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My first guess was simply à, de, or pour. Trois diplômés accèdent aux prestigieux stages d’auxiliaires juridiques à la Cour Suprême du Canada - Faculté de droit - Université de Montréal

Léa Boutrouille

Auxiliaire auprès de l’honorable Richard Wagner, juge en chef

Namely, I would've written auxiliaire à/de/pour l’honorable Richard Wagner.

English version of Supreme Court of Canada - Law Clerks Program

Law Clerks to the Judges of the Supreme Court of Canada

Applications are invited for 36 positions of law clerks to the 9 judges of the Supreme Court of Canada. A pool of qualified candidates may be established and may be used to staff identical or similar positions.

Just click on the upper right corner for the other of Canada's official language!

Auxiliaires juridiques auprès des juges de la Cour suprême du Canada

Appel de candidatures pour 36 postes d’auxiliaire juridique auprès des neuf juges de la Cour suprême du Canada. Un bassin de personnes qualifiées pourrait être établi et pourrait être utilisé pour doter des postes identiques ou semblables.

auprès de is also used at Trois diplômées de l'UQAM recrutées comme auxiliaires juridiques à la Cour suprême du Canada | Faculté de science politique et de droit | UQAM

À l’UQAM, ce processus débute par une sélection interne menée par un comité composé cette année du Doyen, Me Hugo Cyr (auxiliaire juridique auprès de l’honorable juge Ian Binnie en 1999-2000) et de deux nouveaux professeurs à la Faculté, Me Gabriel-Arnaud Berthold (auxiliaire juridique auprès de l’honorable juge Louis LeBel en 2013-2014) et Me Guillaume Laganière (auxiliaire juridique auprès de l’honorable juge en chef Beverley McLachlin en 2013-2014).

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First, the "locution prépositive" auprès de can be used for introducing a complement designating a person having official duties, or some institution or entity, and showcases, aside from location, this idea of an assignment and being accredited to be there (translated quickly from the TLFi, auprès (de) I A 3. examples 32-25). Outside of this, auprès de is generally often about close and/or continuous proximity, and considering the duties of the auxiliaire juridique and the very word auxiliaire, that seems also fitting in this case. Then consider you might even find près without the preposition de with that sort of legal phrasing with the same meaning:

— Dans la langue juridique et diplomatique : L'ambassadeur de France AUPRÈS DU Saint-Siège (Ac. 2000), ou, sans de :

[...]

Dans la langue juridique et diplomatique, près sans de remplace souvent auprès de : Expert PRÈS le tribunal de...Notre ambassadeur PRÈS le Saint-Siège (MONTHERL., Treizième César, p. 49)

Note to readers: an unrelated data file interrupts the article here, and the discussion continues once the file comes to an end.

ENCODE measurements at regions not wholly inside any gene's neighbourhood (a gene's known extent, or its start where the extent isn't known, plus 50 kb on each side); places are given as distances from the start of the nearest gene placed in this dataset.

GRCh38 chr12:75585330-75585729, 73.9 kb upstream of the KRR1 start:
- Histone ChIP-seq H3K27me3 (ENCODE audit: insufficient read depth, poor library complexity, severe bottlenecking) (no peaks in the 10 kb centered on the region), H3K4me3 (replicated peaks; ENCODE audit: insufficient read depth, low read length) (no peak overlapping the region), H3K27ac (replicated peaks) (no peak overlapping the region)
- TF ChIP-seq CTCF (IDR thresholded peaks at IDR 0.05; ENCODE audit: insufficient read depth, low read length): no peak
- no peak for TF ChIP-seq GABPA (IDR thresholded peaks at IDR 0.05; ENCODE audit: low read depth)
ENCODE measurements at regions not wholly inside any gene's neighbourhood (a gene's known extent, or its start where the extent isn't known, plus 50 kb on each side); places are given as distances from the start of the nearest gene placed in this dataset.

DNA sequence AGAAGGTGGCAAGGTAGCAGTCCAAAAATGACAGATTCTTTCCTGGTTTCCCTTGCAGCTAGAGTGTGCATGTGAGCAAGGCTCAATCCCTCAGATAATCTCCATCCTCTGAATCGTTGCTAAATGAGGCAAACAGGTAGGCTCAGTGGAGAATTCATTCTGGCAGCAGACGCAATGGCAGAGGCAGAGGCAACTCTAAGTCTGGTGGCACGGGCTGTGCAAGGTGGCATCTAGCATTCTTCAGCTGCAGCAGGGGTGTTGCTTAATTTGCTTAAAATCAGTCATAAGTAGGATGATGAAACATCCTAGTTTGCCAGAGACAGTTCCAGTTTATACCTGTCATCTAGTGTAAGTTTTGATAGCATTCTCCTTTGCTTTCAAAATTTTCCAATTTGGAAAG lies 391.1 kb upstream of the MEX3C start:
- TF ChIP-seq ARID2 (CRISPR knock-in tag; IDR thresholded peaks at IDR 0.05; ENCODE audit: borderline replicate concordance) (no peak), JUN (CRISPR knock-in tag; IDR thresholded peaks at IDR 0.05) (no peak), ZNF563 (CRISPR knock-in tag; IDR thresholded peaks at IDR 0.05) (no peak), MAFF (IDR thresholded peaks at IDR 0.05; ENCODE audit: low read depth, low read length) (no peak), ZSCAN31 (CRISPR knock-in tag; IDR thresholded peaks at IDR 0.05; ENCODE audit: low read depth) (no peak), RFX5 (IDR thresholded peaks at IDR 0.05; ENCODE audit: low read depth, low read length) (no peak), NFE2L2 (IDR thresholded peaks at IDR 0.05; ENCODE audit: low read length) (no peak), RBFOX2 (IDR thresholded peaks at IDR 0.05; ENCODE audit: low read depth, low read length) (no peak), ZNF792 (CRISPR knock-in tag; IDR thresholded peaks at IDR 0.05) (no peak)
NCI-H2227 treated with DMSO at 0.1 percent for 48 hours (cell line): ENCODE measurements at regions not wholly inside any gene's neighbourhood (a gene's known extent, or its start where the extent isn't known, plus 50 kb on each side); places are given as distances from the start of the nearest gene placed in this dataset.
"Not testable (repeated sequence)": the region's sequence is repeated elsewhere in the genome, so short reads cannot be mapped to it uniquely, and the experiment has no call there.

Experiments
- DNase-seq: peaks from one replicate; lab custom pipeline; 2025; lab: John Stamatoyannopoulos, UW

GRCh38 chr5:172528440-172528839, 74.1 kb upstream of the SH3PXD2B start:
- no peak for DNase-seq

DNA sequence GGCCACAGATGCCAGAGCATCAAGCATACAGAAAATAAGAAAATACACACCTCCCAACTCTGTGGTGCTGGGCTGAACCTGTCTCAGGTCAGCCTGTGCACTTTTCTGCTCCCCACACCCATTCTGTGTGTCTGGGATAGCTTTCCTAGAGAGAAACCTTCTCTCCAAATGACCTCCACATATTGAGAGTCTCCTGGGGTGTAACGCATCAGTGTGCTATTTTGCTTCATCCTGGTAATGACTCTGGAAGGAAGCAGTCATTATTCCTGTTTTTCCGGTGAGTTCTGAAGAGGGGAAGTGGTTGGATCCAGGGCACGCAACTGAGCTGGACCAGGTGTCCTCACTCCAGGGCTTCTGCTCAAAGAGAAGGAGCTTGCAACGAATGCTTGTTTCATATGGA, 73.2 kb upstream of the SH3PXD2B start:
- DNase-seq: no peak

[ Le bon usage, Grevisse et Goosse, éd. Duculot, 14e, amalgame des § 1046, 1073 ]


This is more legal/diplomacy related usage from what I can tell, not necessarily casual prepositional affinity, even though it's in line with the idea of close proximity which auprès de is all about. If it wasn't for this usage, I could see the preposition de or pour here like you suggested, but not à imho; I could see à with the noun or something like "rôle d'auxiliaire (à) "as opposed to the title (clerk/auxiliaire) per se, but I couldn't tell you why exactly, maybe some prepositional preference depending on whether it's a person or not.

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  • n.b. When I read "Law Clerks to the Judges", as a learner of the English language I'm initially expecting "for" instead, for some reason or another, and I'm asking myself if it's maybe because you can say someone is "articling" to someone else; that topic can be explored elsewhere (ELU) but my point is this prepositional usage seems somewhat different than what I expected. So I kind of hear you, from the other side of things, so to speak. Aug 20 at 6:03
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    The collocation in English is "a clerk to someone/position/office" in the same vein as "a secretary to sb.", probably to invoke a similar feeling to auprès de in French by emphasizing the office (of the judge) instead of the person.
    – xngtng
    Aug 20 at 15:26
  • @xngtng Thank you for your input, that was insightful and also validates some of my intuition about this. Emphasizing the office (of the judge) instead of the person, well put. Aug 21 at 19:54

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